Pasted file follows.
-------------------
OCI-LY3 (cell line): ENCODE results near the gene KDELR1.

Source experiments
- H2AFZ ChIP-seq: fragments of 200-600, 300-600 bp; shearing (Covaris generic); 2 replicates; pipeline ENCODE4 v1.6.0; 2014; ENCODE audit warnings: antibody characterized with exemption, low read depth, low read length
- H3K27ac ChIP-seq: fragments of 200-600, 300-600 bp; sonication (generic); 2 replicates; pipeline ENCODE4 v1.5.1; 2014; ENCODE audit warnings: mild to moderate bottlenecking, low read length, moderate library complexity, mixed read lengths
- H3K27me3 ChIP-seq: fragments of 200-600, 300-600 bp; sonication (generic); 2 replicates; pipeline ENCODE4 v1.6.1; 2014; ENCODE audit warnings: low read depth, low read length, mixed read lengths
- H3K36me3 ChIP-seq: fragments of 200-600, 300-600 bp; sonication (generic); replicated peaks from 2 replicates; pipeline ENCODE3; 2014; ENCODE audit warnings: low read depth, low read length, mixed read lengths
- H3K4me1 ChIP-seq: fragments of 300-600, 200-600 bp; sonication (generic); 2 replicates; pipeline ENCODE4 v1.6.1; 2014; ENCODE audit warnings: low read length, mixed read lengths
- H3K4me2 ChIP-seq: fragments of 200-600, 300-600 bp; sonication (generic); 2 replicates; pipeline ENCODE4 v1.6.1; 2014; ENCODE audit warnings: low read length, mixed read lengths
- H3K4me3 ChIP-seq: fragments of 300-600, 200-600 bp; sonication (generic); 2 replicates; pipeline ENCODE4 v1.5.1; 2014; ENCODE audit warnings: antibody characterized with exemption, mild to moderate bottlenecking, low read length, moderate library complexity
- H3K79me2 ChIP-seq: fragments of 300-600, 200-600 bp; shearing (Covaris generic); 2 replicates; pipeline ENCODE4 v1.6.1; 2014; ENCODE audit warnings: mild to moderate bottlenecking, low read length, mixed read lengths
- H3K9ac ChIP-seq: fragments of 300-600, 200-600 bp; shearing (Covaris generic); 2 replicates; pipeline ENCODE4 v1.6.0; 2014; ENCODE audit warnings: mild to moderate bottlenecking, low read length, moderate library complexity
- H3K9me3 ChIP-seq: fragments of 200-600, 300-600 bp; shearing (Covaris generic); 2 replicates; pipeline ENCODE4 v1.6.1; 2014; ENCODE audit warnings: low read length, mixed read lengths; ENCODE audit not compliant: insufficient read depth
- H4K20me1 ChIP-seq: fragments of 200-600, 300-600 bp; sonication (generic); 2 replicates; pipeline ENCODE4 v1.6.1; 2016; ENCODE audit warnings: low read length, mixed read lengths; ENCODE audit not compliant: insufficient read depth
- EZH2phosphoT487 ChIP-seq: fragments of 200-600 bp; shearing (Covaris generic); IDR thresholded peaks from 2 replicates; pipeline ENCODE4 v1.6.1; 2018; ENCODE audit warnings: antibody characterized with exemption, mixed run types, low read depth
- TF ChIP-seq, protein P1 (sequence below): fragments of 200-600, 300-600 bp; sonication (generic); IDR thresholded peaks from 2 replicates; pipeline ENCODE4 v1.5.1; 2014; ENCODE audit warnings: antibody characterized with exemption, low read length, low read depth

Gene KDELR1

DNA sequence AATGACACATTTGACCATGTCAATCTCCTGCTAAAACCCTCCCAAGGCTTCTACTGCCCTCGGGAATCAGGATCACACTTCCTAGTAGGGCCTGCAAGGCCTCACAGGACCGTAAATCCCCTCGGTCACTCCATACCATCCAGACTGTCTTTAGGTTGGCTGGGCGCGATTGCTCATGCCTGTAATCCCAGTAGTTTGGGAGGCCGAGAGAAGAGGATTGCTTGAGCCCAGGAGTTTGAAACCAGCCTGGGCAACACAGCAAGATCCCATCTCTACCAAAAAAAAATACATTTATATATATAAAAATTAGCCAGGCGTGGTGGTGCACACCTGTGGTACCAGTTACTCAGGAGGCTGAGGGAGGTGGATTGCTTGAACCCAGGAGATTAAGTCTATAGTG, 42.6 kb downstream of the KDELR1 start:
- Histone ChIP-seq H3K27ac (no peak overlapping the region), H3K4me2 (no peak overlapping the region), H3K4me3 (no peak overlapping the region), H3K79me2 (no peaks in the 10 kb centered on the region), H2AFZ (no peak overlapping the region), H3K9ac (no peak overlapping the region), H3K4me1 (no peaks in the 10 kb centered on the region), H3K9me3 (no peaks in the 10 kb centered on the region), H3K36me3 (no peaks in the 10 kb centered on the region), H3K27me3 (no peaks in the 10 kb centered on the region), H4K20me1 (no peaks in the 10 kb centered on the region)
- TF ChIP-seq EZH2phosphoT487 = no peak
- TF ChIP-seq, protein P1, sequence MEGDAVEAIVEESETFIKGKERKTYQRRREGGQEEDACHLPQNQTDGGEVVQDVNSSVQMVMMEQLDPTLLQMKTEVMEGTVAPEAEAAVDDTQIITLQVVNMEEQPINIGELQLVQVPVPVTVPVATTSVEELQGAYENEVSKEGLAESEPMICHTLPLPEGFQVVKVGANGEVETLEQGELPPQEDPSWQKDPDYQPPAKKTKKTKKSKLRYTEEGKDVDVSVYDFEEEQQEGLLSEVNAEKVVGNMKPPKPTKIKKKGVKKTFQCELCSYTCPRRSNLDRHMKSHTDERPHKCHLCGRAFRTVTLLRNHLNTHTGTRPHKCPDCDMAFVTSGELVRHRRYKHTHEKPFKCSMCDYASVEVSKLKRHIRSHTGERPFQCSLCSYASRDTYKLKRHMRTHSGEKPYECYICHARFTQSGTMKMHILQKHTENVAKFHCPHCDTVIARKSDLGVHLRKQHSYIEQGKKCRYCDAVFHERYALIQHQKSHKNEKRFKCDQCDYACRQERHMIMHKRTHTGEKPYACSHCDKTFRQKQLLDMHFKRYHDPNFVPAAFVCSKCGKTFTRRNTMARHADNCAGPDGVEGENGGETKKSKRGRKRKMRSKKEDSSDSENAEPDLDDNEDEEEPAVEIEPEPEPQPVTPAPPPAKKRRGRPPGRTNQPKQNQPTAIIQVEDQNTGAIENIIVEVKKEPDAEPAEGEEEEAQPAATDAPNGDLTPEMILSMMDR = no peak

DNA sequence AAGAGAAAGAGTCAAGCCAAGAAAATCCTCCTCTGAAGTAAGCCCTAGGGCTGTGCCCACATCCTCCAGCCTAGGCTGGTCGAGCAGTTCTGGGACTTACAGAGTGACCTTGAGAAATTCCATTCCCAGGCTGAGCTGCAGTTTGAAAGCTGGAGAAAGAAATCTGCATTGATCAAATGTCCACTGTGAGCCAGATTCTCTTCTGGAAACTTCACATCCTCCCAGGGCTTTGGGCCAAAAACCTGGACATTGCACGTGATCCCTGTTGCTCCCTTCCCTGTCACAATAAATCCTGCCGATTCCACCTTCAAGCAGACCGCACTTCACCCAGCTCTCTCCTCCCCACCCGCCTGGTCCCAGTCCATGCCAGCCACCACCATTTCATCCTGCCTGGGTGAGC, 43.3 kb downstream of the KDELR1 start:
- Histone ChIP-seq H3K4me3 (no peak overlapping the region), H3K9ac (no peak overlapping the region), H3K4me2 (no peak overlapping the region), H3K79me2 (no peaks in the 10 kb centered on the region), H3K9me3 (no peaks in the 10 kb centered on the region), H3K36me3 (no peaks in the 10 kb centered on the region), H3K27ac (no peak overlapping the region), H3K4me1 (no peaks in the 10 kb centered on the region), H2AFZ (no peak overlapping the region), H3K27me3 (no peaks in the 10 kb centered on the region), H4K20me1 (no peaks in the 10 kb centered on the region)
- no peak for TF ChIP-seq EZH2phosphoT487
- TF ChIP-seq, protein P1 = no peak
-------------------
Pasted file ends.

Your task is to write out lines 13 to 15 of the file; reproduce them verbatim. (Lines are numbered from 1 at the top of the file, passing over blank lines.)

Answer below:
- H4K20me1 ChIP-seq: fragments of 200-600, 300-600 bp; sonication (generic); 2 replicates; pipeline ENCODE4 v1.6.1; 2016; ENCODE audit warnings: low read length, mixed read lengths; ENCODE audit not compliant: insufficient read depth
- EZH2phosphoT487 ChIP-seq: fragments of 200-600 bp; shearing (Covaris generic); IDR thresholded peaks from 2 replicates; pipeline ENCODE4 v1.6.1; 2018; ENCODE audit warnings: antibody characterized with exemption, mixed run types, low read depth
- TF ChIP-seq, protein P1 (sequence below): fragments of 200-600, 300-600 bp; sonication (generic); IDR thresholded peaks from 2 replicates; pipeline ENCODE4 v1.5.1; 2014; ENCODE audit warnings: antibody characterized with exemption, low read length, low read depth